Many stories have been told of Henry VIII and the desperate measures he took to father a male heir to the Tudor throne, lest the country erupt in civil war.

In our times, we have Wolf Hall, the 2009 winner of the Man Booker Award, written by the novelist, Hilary Mantel. Meticulous research in the British Library led her to present Henry through the eyes of Thomas Cromwell, his advisor and later Chancellor in the 1500s.

What fires this story over 600 pages is the author’s minimalist style: paring the action to the bone, using exact language, thus compelling the reader’s engagement. Each chapter is composed of pieces, like distinct cameos with deft lines revealing strange beauties: violence juxtaposed by tenderness.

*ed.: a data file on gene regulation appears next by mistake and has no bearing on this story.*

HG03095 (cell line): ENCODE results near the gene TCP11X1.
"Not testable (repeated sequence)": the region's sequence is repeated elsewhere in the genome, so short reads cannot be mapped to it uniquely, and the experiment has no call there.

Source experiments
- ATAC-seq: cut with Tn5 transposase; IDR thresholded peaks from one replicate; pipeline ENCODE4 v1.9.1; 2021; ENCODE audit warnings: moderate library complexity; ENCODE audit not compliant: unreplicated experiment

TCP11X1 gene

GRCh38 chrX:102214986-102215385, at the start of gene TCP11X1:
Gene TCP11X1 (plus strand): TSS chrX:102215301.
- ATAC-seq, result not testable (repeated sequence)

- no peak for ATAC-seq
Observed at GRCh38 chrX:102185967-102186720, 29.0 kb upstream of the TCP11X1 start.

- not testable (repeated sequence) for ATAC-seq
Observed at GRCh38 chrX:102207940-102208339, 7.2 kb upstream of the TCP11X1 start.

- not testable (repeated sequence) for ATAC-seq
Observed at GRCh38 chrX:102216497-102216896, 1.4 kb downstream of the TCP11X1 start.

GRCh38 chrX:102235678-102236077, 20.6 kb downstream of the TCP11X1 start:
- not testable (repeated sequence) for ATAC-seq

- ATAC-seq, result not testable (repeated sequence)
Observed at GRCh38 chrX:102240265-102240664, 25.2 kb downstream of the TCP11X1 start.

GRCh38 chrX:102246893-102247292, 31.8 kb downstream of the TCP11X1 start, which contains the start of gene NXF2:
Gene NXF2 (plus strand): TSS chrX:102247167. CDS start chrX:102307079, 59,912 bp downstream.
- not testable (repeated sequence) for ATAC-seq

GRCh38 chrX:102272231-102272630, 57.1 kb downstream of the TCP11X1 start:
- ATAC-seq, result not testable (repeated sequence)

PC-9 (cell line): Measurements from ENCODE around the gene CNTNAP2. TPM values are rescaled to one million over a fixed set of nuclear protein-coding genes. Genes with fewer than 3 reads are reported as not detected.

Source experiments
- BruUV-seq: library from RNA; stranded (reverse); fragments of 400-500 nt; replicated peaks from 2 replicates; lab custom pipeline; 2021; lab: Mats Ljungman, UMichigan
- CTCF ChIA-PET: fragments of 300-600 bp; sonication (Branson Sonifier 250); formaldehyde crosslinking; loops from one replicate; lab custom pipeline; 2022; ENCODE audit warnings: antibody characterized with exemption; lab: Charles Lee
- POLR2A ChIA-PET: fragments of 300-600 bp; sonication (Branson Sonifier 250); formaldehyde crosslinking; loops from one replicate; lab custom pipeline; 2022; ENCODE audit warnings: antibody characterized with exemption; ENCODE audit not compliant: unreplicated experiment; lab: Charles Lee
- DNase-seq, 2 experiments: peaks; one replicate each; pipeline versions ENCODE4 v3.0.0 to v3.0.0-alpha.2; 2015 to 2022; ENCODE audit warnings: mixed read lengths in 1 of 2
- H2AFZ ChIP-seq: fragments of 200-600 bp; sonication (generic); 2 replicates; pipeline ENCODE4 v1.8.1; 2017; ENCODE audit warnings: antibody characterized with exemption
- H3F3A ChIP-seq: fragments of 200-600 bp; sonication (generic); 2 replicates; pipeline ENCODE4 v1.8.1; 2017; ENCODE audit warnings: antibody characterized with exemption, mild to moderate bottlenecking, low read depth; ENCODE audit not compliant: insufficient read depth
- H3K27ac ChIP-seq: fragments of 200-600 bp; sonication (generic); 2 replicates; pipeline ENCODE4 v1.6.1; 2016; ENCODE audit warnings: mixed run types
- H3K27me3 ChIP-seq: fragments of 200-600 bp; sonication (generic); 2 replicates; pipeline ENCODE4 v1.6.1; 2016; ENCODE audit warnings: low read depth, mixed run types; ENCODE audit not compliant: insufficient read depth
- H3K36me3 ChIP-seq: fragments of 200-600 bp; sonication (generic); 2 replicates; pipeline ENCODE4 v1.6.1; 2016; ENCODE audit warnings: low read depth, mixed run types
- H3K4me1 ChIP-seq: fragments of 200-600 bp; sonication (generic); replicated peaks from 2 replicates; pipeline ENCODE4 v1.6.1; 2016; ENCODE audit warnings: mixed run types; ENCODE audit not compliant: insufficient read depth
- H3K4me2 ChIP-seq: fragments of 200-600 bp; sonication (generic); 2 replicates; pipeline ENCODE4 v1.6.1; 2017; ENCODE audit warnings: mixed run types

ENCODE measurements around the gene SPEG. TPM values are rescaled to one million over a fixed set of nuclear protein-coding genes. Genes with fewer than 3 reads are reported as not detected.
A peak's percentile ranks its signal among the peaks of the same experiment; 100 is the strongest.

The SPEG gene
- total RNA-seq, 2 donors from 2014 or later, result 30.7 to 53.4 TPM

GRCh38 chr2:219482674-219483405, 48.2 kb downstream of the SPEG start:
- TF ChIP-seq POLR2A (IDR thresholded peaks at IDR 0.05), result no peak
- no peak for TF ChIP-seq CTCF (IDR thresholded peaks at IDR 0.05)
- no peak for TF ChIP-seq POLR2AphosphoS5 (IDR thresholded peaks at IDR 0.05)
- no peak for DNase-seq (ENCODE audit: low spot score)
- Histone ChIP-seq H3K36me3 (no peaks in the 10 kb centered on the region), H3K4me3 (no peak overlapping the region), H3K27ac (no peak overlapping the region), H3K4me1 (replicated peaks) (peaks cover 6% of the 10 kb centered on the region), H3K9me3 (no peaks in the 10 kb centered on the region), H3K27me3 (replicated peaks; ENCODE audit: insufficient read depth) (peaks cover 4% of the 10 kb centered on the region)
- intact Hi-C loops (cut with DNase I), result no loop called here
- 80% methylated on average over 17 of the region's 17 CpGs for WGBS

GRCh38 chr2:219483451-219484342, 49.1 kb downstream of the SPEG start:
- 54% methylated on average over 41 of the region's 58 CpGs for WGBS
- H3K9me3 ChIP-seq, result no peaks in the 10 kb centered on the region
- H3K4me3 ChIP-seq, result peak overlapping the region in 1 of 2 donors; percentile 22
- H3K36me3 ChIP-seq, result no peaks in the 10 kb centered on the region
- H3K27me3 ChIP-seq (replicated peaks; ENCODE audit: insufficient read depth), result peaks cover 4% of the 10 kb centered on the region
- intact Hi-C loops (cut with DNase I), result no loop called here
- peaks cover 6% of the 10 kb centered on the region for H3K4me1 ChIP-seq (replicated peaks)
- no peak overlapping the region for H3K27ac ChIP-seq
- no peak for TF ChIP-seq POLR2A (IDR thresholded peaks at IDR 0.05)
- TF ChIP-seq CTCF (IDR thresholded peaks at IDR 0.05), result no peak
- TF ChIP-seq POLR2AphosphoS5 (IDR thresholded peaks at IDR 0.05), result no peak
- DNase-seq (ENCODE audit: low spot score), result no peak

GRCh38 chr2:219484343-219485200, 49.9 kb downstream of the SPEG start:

To cite one example as found on pages 148-49: “It was a wan morning, low unbroken clouds; the right filtering sparely through glass, the color of untarnished pewter. How mightily colored the king is, like the king in a new pack of cards: how small his flat eyes …”

Although this historical novel stunned me in places, Hilary Mantel’s language sweetened my palate with savory morsels.

For those interested in the art of writing, Wolf Hall is a must read.